1. RECOMMENDATION: Watch Netflix. Go to the gym. Take a walk. Play with an animal. Chat with your friends about something other than what you’re working on. If you’re close to family, visit with your family– if not, maybe FaceTime them.

The most important thing to remember is that this too shall pass. Do your very best but take care of yourself in the process. As long as your priorities are straight, everything will be just fine.

Week 11, or Finding the Right Mentor for You

This past week, I had the opportunity to spend time with one of my faculty mentors from the University of Virginia, Professor Claudrena Harold. As always, I learned a lot from listening to her speak, the passion she has for working with undergraduate students, and making sure that she’s being true to her intellectual and artistic vision when pursuing a history. I am always in awe of the way that she pursues certain forms to tell certain stories and I hope that when the time comes, I can be as inventive in my own scholarship.

My time with Professor Harold got me thinking about mentorship and advising relationships, as well as how to find the right people for you. So I thought I’d offer a short post on questions to consider when finding an advisor.

  • First, ask yourself what you need from an advisor or a mentor. This might be difficult. You might not know immediately what you need, in particular if you’re negotiating a new space. I know for me, I came in with one advisor who was particularly tough and in all honesty, I wasn’t ready for her. As a student freshly graduated from undergrad, I needed someone to be a little milder with me. I needed pep talks. I needed guidance, assurance and affirmation, so I picked a different advisor. Now that I’m almost two years deep in my program, I feel I can handle the toughness that will make my work the best and sharpest that it can be, so I’m considering switching back to my first advisor.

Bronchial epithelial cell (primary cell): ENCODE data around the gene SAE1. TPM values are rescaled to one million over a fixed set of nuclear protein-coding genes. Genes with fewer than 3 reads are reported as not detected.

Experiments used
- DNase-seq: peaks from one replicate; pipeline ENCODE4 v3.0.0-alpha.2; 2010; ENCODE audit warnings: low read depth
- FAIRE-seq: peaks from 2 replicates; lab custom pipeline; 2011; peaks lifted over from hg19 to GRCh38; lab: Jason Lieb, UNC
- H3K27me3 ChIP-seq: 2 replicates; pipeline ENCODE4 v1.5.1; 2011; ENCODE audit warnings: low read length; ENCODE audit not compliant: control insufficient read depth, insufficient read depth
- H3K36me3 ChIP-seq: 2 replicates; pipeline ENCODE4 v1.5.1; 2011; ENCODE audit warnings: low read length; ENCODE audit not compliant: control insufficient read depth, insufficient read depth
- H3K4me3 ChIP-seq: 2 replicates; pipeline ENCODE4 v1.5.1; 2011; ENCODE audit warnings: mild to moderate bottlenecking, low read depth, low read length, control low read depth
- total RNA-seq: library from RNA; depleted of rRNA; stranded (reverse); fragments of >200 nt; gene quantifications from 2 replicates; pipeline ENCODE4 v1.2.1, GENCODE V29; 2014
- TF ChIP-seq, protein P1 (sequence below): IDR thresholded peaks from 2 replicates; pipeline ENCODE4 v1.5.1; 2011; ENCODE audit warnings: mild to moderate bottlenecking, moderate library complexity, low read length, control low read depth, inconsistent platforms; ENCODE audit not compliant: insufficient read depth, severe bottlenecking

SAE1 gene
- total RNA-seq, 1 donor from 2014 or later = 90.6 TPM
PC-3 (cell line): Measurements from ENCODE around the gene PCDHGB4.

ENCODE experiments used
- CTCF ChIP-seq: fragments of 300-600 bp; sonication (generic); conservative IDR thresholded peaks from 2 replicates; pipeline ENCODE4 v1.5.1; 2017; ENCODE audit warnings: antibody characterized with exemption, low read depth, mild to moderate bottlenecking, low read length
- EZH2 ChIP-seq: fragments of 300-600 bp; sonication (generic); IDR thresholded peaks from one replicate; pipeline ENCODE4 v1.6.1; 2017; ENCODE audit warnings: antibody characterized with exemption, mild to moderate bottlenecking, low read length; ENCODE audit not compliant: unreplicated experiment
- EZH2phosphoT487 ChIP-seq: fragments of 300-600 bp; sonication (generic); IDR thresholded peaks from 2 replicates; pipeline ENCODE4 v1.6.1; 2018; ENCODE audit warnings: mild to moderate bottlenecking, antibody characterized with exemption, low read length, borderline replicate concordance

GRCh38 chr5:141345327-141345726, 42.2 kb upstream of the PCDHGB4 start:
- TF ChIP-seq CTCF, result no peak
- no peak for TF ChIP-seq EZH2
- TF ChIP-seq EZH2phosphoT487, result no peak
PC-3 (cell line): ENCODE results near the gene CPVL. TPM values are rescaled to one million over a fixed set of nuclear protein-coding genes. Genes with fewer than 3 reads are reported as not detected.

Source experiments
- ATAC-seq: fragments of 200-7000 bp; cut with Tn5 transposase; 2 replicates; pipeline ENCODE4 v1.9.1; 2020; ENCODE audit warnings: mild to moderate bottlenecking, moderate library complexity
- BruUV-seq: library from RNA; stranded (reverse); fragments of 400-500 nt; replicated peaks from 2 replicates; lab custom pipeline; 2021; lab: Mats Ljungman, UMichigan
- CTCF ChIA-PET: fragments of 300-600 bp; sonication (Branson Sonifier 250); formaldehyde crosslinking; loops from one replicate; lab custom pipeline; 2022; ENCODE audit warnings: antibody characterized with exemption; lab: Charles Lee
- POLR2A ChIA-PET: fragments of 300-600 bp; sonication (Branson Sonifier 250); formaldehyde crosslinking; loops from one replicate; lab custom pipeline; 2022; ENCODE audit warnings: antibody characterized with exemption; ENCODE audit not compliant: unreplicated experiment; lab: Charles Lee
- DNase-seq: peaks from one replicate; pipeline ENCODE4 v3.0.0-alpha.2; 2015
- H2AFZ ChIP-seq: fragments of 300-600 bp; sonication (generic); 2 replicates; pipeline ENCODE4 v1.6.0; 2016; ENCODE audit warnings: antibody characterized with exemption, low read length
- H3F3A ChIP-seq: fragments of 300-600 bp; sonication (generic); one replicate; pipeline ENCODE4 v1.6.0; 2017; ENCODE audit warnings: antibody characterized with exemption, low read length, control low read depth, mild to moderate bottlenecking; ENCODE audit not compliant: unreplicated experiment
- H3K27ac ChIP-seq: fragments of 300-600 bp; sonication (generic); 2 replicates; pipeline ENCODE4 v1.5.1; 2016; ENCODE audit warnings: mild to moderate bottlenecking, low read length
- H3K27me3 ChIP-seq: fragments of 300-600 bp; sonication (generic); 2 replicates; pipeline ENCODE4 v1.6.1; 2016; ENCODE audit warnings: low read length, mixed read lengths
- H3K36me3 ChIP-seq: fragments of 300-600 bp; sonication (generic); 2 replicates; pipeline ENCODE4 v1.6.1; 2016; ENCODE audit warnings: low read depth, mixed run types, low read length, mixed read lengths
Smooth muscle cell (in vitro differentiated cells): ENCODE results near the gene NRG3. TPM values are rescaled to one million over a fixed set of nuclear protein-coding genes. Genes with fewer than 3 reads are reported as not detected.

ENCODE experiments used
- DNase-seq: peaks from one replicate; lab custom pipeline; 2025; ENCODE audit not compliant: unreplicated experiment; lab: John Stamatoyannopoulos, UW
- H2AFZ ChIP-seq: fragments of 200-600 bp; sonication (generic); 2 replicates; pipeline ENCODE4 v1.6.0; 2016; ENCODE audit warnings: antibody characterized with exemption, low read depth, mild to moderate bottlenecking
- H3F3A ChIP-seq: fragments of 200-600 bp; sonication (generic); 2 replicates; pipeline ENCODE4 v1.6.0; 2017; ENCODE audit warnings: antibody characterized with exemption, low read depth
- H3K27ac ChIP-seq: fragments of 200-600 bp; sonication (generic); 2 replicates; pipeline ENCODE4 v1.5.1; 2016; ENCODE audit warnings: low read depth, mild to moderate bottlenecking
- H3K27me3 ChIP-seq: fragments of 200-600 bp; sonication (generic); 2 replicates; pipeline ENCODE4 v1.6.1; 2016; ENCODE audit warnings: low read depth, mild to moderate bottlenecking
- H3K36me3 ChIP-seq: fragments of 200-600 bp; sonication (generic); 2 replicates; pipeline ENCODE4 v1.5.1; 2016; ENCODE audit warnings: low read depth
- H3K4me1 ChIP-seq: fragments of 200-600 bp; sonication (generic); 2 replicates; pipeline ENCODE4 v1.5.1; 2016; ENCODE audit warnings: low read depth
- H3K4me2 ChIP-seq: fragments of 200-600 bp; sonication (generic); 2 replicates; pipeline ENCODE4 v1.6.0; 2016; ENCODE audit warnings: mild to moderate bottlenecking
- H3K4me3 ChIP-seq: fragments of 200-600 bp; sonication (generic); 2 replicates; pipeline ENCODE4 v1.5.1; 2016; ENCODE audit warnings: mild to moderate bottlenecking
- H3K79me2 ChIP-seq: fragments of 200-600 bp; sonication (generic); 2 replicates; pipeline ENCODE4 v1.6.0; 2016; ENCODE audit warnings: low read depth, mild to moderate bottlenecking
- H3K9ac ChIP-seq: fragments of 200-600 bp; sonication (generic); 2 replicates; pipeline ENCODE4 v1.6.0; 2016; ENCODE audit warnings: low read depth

• Second, see who you gravitate towards organically. The person you are assigned or who you pick when you first arrive in graduate school simply may not be the best person to advise you. You pick these people often based on similar research interests, but they may not cater to you in other ways. Take your first semester, or even your first year, to see if there are any professors you find yourself drawn to, even if your research interests don’t align perfectly. See who takes a genuine interest in you. Those professors are often going to be the ones to guide you with the most compassion.
  • Third, don’t be afraid to switch it up. As I’ve mentioned previously, you may need different people in different stages of your journey. Who was great for you during coursework, may not be the person to get you through comprehensive exams, and they may not be the person to get you through your dissertation. Different stages may necessitate different types of assistance.
  • Fourth, don’t be afraid to look outside of your immediate program for mentorship. Some of the best mentors I’ve had have come from outside my actual program of study. (Professor Harold being one of them; I was a French major in undergrad and she was a professor of history and African-American studies.)